Through the years, the definitive treatment on an old mercury-filled tooth has been to crown or “cap” the tooth. These days, because porcelain has come so far, and techniques so advanced, we are oftentimes able to restore the tooth with more conservative restorations that save more of the natural tooth. These are called onlays. I like to think of an onlay as a “mini-crown.”
The process of replacing amalgam fillings with porcelain onlays includes first removing the old filling and any cracks or decayed areas. (It is surprising how often we find decay under those old amalgam fillings.) Then we make a solid all-porcelain piece to fit the space and bond it into the tooth.
(You’ll notice on the restored teeth in the photo above that there are small, yellow-brownish colors in the grooves of the teeth. I did that on purpose! The obsessive-compulsive disorder in some dentists – me included – sometimes forces us to get carried away with creating teeth as natural looking as possible, even on teeth and/or on areas of teeth that no one besides dentists and hygienists will ever see. It’s a part of our charm.)
Here’s another example of some restored teeth after removing the amalgam fillings. These beautiful restorations are healthy, but the best part is how strong onlays make teeth. Onlays rarely break or need service for a very long time. The strength of teeth using onlays is due to the incredibly strong porcelain materials and the technical process of bonding the material onto the tooth (effectively sealing the gap).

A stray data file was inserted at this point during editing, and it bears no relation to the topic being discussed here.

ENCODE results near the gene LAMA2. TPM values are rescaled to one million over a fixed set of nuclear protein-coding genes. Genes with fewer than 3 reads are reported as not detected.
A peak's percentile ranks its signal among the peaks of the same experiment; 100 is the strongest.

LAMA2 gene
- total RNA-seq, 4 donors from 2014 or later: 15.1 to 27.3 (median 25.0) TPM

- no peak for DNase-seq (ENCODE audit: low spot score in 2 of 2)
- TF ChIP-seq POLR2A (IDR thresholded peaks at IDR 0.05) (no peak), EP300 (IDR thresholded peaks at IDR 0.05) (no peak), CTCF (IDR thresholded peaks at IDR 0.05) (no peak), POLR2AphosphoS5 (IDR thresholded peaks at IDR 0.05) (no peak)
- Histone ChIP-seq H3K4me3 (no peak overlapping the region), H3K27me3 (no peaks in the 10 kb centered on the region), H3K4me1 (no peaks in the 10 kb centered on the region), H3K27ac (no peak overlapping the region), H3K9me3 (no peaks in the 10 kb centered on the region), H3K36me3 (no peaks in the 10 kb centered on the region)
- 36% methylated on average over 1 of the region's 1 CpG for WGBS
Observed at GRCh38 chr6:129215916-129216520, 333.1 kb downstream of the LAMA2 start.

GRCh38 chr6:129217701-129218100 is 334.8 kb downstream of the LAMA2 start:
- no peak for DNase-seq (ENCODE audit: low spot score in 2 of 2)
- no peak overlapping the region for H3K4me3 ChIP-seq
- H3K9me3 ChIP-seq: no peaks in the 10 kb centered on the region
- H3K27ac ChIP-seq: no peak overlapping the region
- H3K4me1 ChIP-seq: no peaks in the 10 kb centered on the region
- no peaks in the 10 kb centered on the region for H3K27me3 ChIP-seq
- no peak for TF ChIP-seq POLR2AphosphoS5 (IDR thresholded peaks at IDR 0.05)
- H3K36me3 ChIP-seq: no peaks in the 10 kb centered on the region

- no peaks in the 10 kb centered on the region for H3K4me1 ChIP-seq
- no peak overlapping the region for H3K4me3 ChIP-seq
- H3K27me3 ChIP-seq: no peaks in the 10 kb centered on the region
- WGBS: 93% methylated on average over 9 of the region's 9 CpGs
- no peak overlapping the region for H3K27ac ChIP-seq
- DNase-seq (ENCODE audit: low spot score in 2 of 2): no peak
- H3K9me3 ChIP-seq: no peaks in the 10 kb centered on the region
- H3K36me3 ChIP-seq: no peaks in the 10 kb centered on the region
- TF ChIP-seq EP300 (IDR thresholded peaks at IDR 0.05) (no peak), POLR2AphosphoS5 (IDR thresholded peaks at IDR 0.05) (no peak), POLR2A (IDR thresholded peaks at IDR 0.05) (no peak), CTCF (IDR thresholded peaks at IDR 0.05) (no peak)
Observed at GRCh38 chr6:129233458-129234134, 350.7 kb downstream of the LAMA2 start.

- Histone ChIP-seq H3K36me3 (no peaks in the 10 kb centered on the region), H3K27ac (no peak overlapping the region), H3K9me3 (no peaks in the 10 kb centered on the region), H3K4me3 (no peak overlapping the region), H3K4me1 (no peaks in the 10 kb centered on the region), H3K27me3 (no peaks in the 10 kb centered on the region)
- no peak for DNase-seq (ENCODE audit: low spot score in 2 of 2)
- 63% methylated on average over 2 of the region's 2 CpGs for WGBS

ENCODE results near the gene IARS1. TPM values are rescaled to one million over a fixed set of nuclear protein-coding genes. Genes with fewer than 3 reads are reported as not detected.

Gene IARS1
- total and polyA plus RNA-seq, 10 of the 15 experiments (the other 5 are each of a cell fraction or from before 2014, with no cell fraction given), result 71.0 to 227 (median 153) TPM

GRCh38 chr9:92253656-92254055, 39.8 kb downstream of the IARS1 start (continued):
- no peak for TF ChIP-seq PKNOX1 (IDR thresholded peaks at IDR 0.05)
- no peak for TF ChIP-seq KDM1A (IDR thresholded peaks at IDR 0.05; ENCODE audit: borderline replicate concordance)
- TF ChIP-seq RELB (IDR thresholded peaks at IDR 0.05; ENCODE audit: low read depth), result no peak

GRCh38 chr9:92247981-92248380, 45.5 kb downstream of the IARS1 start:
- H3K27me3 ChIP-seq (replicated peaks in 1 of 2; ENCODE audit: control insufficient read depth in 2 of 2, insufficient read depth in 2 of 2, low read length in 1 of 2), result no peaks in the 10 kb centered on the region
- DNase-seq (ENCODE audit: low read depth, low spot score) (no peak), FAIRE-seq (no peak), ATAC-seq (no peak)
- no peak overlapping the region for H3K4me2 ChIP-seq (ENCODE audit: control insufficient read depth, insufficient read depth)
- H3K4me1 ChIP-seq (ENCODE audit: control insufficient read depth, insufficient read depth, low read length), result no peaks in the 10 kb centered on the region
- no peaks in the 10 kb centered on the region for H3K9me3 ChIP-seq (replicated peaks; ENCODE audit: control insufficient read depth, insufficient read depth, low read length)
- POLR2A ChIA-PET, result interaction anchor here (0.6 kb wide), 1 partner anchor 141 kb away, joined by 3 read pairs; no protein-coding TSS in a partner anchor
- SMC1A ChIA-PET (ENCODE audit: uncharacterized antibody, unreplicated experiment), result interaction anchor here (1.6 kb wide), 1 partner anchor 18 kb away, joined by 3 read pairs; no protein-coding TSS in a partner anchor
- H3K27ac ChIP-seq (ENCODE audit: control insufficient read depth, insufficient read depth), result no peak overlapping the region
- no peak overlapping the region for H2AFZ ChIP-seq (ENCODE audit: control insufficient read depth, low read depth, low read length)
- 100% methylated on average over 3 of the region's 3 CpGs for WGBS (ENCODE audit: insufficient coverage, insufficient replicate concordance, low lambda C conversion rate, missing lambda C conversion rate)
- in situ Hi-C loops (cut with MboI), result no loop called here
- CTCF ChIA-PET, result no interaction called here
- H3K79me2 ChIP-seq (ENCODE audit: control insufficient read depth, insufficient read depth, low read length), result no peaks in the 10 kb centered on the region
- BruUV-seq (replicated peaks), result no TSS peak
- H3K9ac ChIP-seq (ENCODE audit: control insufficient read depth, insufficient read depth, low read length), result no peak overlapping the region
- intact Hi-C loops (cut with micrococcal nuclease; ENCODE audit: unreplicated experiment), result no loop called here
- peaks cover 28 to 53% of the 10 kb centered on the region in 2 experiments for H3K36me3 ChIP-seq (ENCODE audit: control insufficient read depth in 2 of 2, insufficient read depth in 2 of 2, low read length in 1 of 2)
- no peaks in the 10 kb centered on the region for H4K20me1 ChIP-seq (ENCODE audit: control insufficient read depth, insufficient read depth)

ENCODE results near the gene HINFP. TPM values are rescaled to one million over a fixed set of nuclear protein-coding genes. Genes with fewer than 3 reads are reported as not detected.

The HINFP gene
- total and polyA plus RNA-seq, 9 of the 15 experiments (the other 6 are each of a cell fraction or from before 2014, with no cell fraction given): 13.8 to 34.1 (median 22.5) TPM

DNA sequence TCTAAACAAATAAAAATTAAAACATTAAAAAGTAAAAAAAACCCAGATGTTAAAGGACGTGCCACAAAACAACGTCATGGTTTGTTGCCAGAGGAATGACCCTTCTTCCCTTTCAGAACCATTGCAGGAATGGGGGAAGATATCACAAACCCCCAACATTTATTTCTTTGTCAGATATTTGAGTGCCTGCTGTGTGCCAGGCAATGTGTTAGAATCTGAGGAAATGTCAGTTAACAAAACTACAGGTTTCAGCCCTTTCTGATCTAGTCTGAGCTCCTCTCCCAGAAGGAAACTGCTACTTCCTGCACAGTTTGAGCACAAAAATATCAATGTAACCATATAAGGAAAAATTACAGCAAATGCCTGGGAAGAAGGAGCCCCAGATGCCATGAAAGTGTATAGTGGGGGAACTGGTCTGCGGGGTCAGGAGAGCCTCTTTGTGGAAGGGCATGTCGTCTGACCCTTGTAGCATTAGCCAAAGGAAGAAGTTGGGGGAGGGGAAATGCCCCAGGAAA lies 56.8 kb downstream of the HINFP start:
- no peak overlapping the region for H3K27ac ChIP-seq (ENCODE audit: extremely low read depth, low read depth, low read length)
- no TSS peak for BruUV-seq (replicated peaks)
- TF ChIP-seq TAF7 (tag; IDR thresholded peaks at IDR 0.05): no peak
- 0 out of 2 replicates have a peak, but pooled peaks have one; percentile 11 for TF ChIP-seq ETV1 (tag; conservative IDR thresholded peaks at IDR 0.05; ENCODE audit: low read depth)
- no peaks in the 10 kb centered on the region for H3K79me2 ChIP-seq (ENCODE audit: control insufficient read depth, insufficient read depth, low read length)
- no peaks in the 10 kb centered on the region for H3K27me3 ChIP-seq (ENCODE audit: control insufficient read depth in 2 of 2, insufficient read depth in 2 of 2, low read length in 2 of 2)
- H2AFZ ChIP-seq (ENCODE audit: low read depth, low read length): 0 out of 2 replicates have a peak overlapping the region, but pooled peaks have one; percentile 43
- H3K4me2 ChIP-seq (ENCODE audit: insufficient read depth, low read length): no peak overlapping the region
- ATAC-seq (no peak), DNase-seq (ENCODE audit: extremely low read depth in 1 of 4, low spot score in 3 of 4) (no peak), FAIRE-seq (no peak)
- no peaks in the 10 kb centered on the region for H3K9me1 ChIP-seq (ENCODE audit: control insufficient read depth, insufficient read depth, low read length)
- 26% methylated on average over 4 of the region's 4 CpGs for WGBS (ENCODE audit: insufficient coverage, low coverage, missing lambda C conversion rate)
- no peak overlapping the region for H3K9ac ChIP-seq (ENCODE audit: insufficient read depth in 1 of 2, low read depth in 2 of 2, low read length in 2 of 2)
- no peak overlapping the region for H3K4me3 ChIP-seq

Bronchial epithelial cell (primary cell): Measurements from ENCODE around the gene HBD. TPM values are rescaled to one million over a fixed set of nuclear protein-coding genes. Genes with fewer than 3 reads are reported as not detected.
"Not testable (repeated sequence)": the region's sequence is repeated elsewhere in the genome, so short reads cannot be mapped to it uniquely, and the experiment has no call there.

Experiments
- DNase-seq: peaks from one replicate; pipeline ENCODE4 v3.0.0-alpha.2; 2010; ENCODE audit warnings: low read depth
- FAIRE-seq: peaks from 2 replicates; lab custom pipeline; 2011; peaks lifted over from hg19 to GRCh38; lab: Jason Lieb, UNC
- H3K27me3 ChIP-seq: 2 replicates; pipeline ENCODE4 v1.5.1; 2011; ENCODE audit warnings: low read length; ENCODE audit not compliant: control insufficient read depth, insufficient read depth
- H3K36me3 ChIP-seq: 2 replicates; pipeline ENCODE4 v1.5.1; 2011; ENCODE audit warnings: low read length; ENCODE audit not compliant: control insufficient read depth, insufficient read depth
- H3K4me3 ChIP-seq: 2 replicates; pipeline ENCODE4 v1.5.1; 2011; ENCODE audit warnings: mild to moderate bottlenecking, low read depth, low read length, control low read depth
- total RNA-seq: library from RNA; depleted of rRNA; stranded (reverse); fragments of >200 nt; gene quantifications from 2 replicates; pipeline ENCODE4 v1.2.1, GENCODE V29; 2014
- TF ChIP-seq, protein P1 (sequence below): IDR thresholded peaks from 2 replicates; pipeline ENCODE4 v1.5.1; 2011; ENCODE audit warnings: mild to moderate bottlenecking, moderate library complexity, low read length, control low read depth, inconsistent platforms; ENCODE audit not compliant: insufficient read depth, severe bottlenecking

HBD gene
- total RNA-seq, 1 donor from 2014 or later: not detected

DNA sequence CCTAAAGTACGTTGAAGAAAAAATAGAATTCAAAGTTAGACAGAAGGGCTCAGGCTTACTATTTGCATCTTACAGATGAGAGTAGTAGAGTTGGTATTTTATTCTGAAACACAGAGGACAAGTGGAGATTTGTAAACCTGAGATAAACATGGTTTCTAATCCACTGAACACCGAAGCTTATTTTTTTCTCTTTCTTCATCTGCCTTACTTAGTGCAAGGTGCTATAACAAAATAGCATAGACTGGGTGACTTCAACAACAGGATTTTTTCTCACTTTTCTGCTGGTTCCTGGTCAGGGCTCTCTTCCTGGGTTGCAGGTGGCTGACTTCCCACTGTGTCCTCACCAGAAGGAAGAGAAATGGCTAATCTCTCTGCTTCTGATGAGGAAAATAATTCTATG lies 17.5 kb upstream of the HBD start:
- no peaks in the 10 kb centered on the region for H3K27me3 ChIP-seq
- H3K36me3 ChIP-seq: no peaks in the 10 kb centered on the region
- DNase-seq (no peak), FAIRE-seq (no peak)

Of course, some teeth with mercury fillings are a little too far gone to fix with onlays, but we can generally save the tooth using a crown.
Here is a recent case where we were able to save a cracked tooth using a crown. The tooth directly in front of the one with the crown would be perfect for an onlay, primarily because it hasn’t developed any symptoms. A tooth that has already developed sensitivity to either cold or chewing can be difficult to bring back to “the land of the living.”
Don’t confuse porcelain with the lesser material called composite, which is a fancy word for plastic. Composite can be a great material, but generally should only be used in front teeth doing light duty or for very small fillings on back teeth.